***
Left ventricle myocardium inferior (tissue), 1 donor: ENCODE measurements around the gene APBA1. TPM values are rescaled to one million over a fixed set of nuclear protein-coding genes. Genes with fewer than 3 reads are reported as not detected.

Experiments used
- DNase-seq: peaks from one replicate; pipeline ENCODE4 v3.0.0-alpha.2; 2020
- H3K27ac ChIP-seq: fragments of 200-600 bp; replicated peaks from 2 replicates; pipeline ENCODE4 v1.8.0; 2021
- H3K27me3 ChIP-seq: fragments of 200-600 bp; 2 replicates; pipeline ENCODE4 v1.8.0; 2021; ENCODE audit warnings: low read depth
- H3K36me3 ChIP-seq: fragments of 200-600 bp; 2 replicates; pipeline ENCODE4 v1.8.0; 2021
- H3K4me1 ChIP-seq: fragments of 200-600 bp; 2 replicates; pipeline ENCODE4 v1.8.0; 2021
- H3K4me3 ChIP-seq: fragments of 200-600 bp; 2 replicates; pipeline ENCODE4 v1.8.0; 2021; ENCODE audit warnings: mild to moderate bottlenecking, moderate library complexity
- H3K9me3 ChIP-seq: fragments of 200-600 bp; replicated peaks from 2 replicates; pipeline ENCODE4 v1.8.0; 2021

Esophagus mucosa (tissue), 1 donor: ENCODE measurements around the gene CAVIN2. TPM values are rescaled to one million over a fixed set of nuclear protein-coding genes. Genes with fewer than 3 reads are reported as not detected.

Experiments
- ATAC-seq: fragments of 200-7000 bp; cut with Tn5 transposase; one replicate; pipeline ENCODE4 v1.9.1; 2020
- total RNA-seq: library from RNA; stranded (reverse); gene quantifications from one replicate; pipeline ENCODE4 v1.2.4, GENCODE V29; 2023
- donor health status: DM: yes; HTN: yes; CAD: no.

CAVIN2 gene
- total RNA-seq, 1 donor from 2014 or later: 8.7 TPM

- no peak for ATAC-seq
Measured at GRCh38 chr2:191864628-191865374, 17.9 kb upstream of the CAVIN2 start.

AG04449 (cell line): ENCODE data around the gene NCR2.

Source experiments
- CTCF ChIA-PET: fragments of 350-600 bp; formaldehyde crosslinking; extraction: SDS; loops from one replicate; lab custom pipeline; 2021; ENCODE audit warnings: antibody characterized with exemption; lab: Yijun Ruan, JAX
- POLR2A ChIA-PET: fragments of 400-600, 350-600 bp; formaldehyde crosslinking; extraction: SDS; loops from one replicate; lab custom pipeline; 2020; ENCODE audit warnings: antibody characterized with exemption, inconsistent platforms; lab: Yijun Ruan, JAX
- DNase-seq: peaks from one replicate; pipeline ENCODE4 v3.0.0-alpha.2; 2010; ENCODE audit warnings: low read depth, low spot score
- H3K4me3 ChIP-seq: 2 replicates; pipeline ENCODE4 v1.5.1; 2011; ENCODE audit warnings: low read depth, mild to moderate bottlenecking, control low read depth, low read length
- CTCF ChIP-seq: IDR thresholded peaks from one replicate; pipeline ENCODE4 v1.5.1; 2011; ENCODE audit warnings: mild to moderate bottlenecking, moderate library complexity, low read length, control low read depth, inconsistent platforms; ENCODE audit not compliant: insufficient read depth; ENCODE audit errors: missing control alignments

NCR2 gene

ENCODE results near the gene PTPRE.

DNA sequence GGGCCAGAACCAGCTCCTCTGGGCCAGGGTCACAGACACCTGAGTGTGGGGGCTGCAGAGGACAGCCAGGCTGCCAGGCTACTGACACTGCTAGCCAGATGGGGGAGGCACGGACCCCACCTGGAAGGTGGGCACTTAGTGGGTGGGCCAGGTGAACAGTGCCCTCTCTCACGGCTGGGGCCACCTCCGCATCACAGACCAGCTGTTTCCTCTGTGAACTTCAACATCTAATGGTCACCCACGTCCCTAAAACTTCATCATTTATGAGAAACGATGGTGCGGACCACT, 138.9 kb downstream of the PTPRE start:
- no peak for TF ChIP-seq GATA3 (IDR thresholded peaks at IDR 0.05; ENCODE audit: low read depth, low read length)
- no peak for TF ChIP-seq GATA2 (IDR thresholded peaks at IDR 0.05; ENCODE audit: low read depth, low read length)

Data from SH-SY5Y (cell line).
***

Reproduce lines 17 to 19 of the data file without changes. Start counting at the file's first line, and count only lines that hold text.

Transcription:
- no peak for ATAC-seq
Measured at GRCh38 chr2:191864628-191865374, 17.9 kb upstream of the CAVIN2 start.

AG04449 (cell line): ENCODE data around the gene NCR2.